Where a victim's identification of two criminal defendants as the perpetrators of an armed robbery had been obtained only after hypnosis and there was nothing to show that the victim's identification testimony was uninfluenced by hypnosis or that the testimony was based solely on his prehypnotic memory, the admission of the identification testimony was error necessitating reversal. [638-639]
INDICTMENTS found and returned in the Superior Court Department on April 16, 1980.
Motions to suppress evidence were heard by Steadman, J., and the cases were tried before Wagner, J.
After review was sought in the Appeals Court, the Supreme Judicial Court ordered direct appellate review on its own initiative.
Geline W. Williams for Robert K. Dodge.
John P. Corbett, Assistant District Attorney, for the Commonwealth.
Susan G. Kauffman, for William H. Hardy, submitted a brief.
WILKINS, J. The defendants were convicted of armed robbery and armed assault with intent to murder on the basis of identifications made by Paul K. Foley, a witness who had been hypnotized before he made a positive identification of either defendant. We reverse the convictions because Foley's identification testimony was not admissible in evidence.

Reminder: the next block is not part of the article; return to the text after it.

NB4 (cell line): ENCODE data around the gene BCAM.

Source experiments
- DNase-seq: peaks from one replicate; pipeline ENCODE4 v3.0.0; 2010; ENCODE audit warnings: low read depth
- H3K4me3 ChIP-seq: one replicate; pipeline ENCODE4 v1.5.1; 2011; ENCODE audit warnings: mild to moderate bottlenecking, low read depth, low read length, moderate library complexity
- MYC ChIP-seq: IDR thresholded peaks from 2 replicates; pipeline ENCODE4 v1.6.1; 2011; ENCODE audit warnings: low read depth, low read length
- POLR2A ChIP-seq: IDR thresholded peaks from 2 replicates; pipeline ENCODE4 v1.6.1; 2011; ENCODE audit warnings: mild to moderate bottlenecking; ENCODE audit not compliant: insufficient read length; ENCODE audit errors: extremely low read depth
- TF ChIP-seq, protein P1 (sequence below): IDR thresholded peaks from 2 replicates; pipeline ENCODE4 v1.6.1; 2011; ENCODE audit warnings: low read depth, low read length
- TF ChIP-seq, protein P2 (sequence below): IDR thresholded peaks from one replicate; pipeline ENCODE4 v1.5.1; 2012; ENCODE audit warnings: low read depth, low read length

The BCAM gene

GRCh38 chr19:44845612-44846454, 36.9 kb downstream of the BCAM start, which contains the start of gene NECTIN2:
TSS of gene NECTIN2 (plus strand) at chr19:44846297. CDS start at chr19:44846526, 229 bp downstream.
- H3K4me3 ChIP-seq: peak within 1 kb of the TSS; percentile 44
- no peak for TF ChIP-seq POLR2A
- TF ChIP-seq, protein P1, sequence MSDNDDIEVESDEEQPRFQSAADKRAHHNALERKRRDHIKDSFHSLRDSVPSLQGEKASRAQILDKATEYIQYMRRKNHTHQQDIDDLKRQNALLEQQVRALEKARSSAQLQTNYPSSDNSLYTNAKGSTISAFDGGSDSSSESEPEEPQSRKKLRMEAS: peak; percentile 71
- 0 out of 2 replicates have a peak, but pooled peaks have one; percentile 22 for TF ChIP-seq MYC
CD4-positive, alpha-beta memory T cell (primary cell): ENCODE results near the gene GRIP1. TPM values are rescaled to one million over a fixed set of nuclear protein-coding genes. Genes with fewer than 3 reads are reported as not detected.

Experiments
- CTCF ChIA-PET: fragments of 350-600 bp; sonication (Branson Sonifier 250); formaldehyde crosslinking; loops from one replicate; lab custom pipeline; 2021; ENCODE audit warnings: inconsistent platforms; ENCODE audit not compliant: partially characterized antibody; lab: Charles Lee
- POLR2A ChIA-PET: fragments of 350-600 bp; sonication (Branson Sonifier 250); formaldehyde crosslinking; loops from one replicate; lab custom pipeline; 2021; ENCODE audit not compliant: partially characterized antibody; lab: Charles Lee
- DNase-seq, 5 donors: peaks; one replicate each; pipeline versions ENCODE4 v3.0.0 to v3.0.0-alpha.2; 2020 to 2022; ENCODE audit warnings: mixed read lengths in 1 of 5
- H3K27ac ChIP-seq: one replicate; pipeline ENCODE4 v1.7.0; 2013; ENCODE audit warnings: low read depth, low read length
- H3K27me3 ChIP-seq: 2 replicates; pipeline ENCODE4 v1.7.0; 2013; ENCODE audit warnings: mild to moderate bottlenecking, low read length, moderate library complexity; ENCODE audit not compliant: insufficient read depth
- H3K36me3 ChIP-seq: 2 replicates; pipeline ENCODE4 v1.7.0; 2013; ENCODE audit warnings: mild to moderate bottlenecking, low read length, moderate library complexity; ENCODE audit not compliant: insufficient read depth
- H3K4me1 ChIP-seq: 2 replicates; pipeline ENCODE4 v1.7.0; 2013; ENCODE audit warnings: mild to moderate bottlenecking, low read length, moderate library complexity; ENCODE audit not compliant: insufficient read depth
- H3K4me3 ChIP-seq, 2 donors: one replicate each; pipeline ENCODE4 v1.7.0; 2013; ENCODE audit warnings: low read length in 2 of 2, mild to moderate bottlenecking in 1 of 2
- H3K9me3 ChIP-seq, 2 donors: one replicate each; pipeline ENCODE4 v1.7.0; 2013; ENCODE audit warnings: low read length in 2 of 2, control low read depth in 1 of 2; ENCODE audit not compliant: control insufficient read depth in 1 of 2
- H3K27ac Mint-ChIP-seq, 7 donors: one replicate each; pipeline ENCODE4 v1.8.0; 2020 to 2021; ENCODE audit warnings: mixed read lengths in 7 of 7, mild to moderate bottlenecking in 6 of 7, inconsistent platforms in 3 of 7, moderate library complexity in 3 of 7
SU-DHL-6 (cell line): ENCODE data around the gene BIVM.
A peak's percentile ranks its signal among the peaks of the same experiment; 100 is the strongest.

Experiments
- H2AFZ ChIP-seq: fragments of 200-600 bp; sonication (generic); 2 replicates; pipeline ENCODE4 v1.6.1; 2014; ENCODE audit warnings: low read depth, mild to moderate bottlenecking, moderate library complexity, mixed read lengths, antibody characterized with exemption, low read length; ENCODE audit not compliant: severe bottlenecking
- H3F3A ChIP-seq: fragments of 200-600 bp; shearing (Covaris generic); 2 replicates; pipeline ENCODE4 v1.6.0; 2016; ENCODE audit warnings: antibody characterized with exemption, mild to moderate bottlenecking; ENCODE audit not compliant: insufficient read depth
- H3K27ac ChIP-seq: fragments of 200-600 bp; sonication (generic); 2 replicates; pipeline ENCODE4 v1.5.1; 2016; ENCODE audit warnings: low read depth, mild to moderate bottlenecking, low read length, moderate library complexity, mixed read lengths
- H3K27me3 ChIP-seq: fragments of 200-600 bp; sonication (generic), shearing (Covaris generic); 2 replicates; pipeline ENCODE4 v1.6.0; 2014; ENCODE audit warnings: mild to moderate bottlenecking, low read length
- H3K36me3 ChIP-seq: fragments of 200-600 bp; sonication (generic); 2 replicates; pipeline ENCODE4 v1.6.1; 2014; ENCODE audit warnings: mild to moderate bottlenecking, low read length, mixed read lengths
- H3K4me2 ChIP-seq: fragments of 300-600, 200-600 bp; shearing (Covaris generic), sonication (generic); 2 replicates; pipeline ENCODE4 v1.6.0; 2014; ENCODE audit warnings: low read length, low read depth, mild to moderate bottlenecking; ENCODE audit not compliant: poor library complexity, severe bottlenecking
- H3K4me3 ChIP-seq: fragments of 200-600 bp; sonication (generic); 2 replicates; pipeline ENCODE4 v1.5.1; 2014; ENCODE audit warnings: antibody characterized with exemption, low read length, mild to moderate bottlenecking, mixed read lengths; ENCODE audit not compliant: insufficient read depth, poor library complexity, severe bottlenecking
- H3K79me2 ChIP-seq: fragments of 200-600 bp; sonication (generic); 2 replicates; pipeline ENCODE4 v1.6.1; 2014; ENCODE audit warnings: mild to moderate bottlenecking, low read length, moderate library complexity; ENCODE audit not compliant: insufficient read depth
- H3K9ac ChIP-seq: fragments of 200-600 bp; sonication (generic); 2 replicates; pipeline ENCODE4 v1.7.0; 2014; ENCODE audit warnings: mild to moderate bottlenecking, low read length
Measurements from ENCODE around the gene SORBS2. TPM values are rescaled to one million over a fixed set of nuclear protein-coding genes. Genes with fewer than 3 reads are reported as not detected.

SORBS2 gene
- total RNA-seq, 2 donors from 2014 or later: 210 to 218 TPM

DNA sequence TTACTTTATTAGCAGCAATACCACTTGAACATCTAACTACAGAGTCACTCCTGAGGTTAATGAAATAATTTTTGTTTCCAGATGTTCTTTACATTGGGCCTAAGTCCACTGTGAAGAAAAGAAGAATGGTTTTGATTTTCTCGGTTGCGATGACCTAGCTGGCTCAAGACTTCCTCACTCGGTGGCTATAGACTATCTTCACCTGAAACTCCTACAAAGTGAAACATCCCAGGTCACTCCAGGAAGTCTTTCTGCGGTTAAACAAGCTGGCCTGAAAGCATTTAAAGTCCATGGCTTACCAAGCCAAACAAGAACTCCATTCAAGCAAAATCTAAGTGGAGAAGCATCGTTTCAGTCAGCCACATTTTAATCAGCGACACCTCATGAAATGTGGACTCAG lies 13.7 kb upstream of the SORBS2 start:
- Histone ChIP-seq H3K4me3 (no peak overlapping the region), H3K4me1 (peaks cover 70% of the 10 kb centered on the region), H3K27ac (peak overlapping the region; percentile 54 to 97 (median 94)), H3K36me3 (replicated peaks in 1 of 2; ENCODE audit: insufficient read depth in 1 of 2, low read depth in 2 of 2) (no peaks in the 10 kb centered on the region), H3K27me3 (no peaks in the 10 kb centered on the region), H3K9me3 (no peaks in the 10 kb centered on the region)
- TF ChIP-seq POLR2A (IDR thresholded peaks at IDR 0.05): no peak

We recite the basic circumstances of the crime and of the events leading to the defendant's arrests. On the night of February 14, 1980, Foley was working at his part-time job as a clerk
at a beer and wine store in Brockton. About 9:30 P.M., two men entered the store, one of whom was carrying a gun. The man carrying the gun was older than the other man. They took money from the cash register and from a paper bag. The older man shot Foley in the head twice. Foley was able to obtain assistance, however, and was taken to a hospital. He gave descriptions of each man to the police, but was unable to develop composite drawings with which he was satisfied.
On March 10, 1980, at the suggestion of his brother-in-law, a sergeant in the Boston police department, Foley was hypnotized. The police detective conducting the hypnotic session told Foley beforehand that he would get a clearer picture in his mind of what happened on February 14. In the course of the hypnotic session, the detective said Foley should picture himself watching television at home and visualize what happened. After the hypnosis, Foley attempted composite drawings again. He was content with the new composite of the younger man.
On March 27, 1980, seventeen days after the hypnotic session, Foley was at home watching the eleven o'clock news on television when he saw what he believed was the older man who had shot him. He called the Brockton police and later that night identified a picture of the older man in a book containing pictures of white males and said that a picture of another man looked like the younger man who also robbed the store, but that he looked younger in the picture. On March 28, 1980, Foley saw what he believed was the younger man on the noontime news. Foley again called the police. The defendants were arrested and indicted.
The facts just recited are taken largely from the transcript of the hearing on the defendants' motions to suppress Foley's identification testimony. Foley testified at that hearing that he had a "[v]ery vivid memory" of what the robbers looked like and that he "will never forget them." [Note 2] The full pattern of descriptions Foley had given to the police need not be repeated